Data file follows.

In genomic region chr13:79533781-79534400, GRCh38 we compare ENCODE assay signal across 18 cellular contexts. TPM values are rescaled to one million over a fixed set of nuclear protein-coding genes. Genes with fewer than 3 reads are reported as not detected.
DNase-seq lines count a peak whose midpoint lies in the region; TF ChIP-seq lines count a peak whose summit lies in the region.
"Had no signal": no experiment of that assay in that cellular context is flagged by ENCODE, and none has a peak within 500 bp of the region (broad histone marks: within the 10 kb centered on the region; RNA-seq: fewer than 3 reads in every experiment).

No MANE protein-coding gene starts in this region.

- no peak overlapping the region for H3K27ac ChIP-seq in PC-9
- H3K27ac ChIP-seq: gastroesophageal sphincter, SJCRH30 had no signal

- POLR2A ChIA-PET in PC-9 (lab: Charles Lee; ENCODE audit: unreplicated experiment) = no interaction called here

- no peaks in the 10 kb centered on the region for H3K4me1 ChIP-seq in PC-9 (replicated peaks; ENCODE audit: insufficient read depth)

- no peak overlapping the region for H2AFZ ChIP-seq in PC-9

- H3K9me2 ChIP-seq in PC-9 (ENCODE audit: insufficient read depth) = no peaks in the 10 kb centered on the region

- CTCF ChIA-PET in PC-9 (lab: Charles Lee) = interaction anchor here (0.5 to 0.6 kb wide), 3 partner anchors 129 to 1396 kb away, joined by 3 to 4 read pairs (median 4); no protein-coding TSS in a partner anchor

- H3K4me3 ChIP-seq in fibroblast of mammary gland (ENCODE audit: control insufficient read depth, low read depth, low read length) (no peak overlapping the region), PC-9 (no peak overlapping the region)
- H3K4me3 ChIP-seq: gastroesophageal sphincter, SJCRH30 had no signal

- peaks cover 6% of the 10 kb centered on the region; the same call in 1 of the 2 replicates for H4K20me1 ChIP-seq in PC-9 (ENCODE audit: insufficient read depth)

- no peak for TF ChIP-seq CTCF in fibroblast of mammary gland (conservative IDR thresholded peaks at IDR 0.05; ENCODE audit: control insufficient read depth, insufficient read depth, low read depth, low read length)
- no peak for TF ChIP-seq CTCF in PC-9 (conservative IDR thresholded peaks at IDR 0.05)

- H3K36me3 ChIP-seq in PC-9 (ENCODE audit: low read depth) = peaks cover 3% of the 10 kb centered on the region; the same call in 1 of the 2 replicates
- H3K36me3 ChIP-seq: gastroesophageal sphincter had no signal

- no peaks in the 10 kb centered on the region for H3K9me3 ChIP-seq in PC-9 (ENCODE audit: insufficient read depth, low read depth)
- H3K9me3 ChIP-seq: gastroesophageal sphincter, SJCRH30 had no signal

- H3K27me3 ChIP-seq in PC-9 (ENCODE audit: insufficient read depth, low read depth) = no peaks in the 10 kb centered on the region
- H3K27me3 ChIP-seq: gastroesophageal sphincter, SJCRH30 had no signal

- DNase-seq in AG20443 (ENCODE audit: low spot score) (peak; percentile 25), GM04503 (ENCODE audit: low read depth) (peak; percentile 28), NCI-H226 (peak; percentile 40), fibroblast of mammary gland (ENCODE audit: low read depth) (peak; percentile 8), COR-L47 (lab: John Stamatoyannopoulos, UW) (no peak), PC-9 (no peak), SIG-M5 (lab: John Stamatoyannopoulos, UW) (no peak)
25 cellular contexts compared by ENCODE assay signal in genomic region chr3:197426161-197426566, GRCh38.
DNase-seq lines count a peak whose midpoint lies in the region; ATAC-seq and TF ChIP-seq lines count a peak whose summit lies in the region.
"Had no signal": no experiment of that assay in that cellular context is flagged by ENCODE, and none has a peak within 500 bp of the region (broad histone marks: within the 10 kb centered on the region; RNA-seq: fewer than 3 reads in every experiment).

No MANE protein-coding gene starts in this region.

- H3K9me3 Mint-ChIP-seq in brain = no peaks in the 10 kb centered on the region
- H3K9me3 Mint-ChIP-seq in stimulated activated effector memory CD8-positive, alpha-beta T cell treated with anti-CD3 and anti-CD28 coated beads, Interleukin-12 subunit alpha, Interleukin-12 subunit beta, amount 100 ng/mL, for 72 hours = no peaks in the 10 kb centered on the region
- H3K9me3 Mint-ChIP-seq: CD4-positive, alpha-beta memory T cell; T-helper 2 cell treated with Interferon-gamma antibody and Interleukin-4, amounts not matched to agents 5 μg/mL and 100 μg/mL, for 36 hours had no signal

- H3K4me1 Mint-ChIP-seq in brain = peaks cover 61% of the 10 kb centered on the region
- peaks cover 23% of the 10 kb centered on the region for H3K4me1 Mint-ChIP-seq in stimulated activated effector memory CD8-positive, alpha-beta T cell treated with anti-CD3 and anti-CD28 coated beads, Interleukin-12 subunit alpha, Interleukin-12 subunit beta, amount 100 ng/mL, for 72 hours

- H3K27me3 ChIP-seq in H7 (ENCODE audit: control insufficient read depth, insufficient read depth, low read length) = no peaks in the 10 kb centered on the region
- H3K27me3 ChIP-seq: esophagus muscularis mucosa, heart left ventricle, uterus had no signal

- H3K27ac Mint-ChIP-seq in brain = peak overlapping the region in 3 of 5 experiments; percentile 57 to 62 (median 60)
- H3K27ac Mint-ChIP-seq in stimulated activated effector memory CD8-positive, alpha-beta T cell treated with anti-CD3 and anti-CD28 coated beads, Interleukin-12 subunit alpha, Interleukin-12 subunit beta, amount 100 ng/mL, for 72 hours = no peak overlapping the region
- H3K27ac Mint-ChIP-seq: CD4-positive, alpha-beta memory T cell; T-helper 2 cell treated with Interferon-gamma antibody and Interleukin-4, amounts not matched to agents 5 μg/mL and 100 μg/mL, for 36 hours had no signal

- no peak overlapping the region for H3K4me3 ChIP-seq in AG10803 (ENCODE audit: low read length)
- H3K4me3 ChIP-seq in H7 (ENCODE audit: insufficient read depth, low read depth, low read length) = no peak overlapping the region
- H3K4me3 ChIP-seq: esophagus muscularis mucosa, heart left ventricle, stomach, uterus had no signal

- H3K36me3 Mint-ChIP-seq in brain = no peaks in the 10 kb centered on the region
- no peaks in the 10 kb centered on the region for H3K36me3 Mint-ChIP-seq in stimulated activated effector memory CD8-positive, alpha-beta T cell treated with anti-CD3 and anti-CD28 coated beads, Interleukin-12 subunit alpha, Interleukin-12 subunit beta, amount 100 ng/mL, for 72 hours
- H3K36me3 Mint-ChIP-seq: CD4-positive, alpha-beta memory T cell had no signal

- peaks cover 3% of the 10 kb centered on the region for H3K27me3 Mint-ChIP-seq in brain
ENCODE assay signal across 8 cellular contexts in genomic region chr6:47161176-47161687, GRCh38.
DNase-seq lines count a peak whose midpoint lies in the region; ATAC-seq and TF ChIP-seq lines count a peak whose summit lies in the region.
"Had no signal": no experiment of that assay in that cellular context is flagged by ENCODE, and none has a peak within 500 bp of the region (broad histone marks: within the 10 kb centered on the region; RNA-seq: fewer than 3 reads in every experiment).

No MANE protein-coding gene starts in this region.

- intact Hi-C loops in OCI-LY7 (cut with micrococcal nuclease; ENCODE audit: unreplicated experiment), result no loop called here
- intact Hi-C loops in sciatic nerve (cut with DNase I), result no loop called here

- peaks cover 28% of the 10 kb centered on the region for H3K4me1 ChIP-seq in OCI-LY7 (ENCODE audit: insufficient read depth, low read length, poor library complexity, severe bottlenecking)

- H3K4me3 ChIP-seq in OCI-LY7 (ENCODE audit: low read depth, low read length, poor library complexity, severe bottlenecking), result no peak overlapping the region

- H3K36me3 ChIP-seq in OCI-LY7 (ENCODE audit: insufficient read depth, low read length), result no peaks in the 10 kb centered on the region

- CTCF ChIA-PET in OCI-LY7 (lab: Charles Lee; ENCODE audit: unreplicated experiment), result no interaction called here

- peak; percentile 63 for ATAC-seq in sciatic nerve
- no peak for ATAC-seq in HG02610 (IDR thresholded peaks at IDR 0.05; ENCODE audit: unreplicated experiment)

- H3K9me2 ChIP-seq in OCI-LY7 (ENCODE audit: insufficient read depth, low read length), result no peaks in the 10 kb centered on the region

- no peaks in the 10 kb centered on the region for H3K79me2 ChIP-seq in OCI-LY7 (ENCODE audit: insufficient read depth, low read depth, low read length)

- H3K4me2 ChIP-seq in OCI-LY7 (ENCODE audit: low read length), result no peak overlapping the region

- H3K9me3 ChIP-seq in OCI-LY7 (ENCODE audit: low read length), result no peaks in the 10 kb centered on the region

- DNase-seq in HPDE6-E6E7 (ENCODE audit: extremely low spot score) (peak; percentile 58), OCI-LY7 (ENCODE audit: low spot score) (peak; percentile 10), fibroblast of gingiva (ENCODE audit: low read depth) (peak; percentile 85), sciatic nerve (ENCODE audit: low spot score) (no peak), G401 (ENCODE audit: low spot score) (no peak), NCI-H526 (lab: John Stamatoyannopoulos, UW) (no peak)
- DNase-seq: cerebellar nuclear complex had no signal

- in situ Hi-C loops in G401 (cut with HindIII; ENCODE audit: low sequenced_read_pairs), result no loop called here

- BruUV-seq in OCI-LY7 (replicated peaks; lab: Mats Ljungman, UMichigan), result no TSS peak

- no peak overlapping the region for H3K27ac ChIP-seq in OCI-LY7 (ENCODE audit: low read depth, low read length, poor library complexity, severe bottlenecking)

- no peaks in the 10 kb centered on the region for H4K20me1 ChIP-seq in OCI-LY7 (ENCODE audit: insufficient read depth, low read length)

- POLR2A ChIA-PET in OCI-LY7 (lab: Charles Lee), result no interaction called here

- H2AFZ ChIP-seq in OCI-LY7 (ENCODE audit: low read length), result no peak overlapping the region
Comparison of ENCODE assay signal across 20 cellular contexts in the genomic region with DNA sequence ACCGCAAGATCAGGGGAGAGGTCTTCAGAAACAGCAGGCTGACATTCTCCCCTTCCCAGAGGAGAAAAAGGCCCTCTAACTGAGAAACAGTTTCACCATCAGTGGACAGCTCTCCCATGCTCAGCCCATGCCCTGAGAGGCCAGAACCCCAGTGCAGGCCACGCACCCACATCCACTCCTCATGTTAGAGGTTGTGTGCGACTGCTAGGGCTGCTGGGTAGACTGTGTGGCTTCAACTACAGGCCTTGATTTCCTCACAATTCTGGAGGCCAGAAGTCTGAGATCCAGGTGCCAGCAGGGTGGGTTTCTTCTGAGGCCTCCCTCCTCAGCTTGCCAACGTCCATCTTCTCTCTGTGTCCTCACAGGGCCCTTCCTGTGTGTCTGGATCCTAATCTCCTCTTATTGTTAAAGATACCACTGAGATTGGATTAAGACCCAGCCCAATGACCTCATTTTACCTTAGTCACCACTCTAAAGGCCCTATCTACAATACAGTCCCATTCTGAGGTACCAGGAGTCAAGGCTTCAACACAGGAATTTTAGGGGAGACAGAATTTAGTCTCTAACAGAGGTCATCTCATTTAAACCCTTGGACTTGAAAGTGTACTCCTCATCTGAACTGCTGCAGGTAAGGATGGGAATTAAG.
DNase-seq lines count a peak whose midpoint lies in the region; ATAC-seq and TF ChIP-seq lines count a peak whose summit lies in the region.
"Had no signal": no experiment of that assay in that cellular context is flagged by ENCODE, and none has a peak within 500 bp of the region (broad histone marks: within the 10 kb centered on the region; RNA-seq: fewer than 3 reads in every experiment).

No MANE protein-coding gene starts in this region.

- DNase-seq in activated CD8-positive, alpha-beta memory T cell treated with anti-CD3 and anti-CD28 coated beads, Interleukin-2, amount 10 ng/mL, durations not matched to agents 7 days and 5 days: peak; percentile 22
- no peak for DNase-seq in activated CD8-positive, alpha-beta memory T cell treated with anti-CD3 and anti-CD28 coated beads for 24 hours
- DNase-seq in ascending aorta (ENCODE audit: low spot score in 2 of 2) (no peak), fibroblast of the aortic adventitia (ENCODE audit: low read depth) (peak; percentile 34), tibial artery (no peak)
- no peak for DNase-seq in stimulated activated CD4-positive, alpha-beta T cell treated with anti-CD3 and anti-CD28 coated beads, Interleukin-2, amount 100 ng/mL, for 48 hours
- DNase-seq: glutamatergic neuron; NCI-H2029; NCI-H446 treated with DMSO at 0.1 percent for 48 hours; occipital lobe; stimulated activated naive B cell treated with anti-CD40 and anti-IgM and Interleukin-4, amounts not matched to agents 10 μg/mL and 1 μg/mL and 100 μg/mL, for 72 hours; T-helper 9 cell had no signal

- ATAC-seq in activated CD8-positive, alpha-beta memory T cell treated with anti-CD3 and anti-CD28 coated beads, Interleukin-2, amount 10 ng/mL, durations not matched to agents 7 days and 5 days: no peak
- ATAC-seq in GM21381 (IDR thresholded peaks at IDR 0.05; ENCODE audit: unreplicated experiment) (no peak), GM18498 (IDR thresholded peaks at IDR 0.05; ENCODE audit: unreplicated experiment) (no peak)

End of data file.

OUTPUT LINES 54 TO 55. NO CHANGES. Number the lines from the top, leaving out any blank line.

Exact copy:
- CTCF ChIA-PET in OCI-LY7 (lab: Charles Lee; ENCODE audit: unreplicated experiment), result no interaction called here

- peak; percentile 63 for ATAC-seq in sciatic nerve